Histamine rich foods or histamine-releasing products often cause more or more intense IC symptoms. Histamine is a substance that the body produces (in abundance) in case of a sensitivity or allergy to a particular substance.
Healthy nutrition: the IC friendly diet
An IC friendly diet consists of 100% unprocessed foods and at least 2 litres of filtered water a day. It should be noted that every IC paptient should receive an individuel, taylor-made food plan in order to make sure that his or her needs and sensitivities are resepected. The personalized IC diet is high in fibres and nutrients and forms the basis of a healthy and balanced diet. Even though an IC friendly diet is packed with nutrients, it is important to replenish depleted body cells with the help of dietary supplements. IC patients need such high amounts of nutrients, that it is impossible to gather these from food only. The use of acid-free vitamin C, vitamin D3, B-vitamins and magnesium supplements is indispensable. Substances like particular antioxidants as well as probiotics and psyllium husk may also help the body to become stronger and healthy. It depends of the patients’ personal needs if other supplements might be also useful. It should be noted that there are a lot of different types and dosages available and that not all sorts are IC friendly. A health care professional (preferably specialized in IC) should be always contacted first to assure that the chosen supplements are IC friendly, effective and safe to use (especially if the patient also uses prescribed medications).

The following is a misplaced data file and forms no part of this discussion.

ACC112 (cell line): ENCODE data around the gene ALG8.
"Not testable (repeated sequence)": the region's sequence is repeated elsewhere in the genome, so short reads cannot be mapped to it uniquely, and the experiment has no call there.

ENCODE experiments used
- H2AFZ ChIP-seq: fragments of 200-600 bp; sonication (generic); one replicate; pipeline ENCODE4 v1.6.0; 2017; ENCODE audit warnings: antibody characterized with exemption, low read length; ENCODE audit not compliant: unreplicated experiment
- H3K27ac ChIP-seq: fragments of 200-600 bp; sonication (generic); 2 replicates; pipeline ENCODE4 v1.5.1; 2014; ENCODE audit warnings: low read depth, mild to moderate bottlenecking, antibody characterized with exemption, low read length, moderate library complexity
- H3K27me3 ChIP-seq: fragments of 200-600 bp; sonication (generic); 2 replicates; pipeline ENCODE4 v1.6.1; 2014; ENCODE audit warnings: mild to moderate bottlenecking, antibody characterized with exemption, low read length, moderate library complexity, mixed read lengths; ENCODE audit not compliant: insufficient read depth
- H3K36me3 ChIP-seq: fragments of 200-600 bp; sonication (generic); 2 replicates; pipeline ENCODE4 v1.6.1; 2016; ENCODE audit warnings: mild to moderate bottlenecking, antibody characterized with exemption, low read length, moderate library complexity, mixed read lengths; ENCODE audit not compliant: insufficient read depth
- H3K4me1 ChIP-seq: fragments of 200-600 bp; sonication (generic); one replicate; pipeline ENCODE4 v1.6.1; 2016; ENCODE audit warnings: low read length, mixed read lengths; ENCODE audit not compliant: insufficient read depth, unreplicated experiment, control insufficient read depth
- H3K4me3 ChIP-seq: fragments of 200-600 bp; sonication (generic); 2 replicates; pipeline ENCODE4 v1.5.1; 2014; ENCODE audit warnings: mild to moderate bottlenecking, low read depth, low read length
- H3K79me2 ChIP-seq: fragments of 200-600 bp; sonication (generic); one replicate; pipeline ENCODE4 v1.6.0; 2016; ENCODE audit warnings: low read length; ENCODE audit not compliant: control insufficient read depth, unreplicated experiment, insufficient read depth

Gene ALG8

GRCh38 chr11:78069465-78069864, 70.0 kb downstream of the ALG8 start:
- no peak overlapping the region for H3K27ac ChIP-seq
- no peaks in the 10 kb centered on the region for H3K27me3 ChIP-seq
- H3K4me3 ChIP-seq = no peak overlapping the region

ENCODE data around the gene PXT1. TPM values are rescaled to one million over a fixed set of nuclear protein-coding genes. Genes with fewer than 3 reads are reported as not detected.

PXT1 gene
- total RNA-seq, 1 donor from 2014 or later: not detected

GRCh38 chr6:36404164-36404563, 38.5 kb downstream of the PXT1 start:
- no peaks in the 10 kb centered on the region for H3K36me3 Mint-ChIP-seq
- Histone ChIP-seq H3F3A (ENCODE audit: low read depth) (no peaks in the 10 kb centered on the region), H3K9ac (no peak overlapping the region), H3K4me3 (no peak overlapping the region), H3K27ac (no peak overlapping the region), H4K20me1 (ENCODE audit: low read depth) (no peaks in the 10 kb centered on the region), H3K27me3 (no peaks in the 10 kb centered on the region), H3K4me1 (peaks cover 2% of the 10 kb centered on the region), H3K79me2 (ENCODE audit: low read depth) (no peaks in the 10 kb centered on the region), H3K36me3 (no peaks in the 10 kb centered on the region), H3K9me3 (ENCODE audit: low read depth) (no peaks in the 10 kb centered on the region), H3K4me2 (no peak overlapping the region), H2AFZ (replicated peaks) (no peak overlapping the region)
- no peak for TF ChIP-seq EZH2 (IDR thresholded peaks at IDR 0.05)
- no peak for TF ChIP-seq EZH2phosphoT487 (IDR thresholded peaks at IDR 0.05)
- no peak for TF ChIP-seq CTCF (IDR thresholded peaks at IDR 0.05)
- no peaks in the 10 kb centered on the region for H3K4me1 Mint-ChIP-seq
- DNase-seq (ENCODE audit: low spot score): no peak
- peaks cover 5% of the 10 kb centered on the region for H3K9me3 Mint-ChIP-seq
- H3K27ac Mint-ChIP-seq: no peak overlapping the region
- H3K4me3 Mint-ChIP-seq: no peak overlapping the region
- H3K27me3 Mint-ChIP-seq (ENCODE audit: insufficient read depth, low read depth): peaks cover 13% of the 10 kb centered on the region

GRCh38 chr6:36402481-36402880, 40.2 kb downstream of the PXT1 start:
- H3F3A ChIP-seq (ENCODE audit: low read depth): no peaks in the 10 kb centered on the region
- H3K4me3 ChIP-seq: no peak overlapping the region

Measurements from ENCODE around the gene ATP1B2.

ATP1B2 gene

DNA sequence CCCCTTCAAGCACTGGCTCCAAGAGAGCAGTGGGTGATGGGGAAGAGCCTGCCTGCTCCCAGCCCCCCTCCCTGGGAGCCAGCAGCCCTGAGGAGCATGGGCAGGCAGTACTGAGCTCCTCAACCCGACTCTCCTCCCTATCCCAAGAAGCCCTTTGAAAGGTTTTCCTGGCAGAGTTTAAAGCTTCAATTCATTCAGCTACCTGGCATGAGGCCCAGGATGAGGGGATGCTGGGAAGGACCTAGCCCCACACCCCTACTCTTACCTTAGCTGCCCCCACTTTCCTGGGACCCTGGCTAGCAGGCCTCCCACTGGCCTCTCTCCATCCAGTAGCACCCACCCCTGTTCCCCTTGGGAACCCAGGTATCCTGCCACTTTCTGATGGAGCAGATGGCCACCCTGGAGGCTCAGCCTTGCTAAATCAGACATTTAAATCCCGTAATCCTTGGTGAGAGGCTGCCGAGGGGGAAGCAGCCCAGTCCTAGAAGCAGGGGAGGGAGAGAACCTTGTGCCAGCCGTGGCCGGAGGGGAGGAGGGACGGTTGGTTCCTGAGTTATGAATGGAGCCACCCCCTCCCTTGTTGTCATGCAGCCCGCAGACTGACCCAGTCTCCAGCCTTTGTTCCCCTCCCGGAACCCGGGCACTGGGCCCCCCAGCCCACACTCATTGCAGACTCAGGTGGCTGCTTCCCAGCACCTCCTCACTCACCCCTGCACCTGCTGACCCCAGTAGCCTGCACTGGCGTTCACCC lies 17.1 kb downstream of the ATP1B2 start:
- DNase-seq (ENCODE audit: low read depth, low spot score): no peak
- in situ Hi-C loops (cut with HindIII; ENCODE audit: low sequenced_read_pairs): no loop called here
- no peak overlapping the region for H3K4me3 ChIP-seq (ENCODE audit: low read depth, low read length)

Exercise plays an important role in the approach of IC, because physical activity has a positive effect on the hormonal system and helps to build muscle mass. This helps to inhibit an overactive immune system, improves the mood, boosts the energy level, stimulates a good night’s sleep, and, last but not least, can be fun and social. Exercising gives IC patients a chance to unwind, enjoy the outdoors or simply engage in activities that make someone happy. This can also help to connect with family or friends in a fun social setting, which is an important step to (temporally) forget everyday’s worries and discomforts. Patients with IC should remember to always consult their GP or doctor prior to starting a new exercise program, especially when they haven’t exercised for a long time.
Next to avoiding harmful substances, following a strict and balanced diet, taking dietary supplements and exercising, IC patients should not forget another factor, which plays a major role in the battle against IC: stress. Stress creates hormonal imbalances and can cause as well as increase IC related symptoms. Stress can consist of physical or mental stress. Examples of physical stress are physical injury or chronic irritation of (bladder) tissue, which can be caused by pressing too hard when urinating or inserting tubes in the urethra (for bladder instillation) or abnormal hormone levels (due to mental stress, an imbalanced diet, the use medication, etc.). Mental stress includes anxiety, fear, depressed feelings and other negative emotions. At a deeper, cellular level the body is exposed to (chronic) stress very often, even though the person itself does not necessarily feels stressed. Regardless of the kind of stress levels a patient can experience, stress should always be treated properly.
The only way to recognize and decrease stress levels and to obtain reliable information about healthy, IC friendly food, effective dietary supplements and save ways of exercising is to seek for professional help. The role of a therapist or coach, which is specialized in the whole pathogenesis of IC, is indispensable if an IC patient wants to tackle his or her condition effectively.